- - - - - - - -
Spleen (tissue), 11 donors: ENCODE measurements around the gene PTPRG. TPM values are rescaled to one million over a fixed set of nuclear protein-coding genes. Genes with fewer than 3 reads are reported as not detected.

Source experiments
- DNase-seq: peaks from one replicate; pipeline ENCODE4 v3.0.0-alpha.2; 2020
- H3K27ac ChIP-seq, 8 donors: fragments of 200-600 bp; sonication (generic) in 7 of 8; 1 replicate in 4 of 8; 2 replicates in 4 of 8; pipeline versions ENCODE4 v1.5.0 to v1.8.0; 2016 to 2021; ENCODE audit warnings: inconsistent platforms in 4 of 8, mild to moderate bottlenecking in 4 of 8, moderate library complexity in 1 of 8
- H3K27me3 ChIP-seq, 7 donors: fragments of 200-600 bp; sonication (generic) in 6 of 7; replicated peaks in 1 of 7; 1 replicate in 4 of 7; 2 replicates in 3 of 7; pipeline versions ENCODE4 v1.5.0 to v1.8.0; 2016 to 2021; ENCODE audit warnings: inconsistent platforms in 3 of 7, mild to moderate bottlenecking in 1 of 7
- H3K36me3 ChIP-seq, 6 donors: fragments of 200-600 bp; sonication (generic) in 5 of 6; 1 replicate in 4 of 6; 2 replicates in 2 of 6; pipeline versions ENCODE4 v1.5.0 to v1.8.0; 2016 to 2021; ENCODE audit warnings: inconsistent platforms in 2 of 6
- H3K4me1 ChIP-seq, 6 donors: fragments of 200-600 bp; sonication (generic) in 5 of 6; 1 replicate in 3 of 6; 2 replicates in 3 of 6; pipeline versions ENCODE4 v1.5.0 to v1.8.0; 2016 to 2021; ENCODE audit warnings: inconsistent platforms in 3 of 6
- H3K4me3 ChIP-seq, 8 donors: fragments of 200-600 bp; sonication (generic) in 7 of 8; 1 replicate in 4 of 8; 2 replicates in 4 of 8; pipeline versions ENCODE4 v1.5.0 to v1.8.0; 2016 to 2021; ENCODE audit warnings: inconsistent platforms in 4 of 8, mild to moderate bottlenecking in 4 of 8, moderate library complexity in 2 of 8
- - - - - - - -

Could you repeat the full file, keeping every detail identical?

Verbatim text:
Spleen (tissue), 11 donors: ENCODE measurements around the gene PTPRG. TPM values are rescaled to one million over a fixed set of nuclear protein-coding genes. Genes with fewer than 3 reads are reported as not detected.

Source experiments
- DNase-seq: peaks from one replicate; pipeline ENCODE4 v3.0.0-alpha.2; 2020
- H3K27ac ChIP-seq, 8 donors: fragments of 200-600 bp; sonication (generic) in 7 of 8; 1 replicate in 4 of 8; 2 replicates in 4 of 8; pipeline versions ENCODE4 v1.5.0 to v1.8.0; 2016 to 2021; ENCODE audit warnings: inconsistent platforms in 4 of 8, mild to moderate bottlenecking in 4 of 8, moderate library complexity in 1 of 8
- H3K27me3 ChIP-seq, 7 donors: fragments of 200-600 bp; sonication (generic) in 6 of 7; replicated peaks in 1 of 7; 1 replicate in 4 of 7; 2 replicates in 3 of 7; pipeline versions ENCODE4 v1.5.0 to v1.8.0; 2016 to 2021; ENCODE audit warnings: inconsistent platforms in 3 of 7, mild to moderate bottlenecking in 1 of 7
- H3K36me3 ChIP-seq, 6 donors: fragments of 200-600 bp; sonication (generic) in 5 of 6; 1 replicate in 4 of 6; 2 replicates in 2 of 6; pipeline versions ENCODE4 v1.5.0 to v1.8.0; 2016 to 2021; ENCODE audit warnings: inconsistent platforms in 2 of 6
- H3K4me1 ChIP-seq, 6 donors: fragments of 200-600 bp; sonication (generic) in 5 of 6; 1 replicate in 3 of 6; 2 replicates in 3 of 6; pipeline versions ENCODE4 v1.5.0 to v1.8.0; 2016 to 2021; ENCODE audit warnings: inconsistent platforms in 3 of 6
- H3K4me3 ChIP-seq, 8 donors: fragments of 200-600 bp; sonication (generic) in 7 of 8; 1 replicate in 4 of 8; 2 replicates in 4 of 8; pipeline versions ENCODE4 v1.5.0 to v1.8.0; 2016 to 2021; ENCODE audit warnings: inconsistent platforms in 4 of 8, mild to moderate bottlenecking in 4 of 8, moderate library complexity in 2 of 8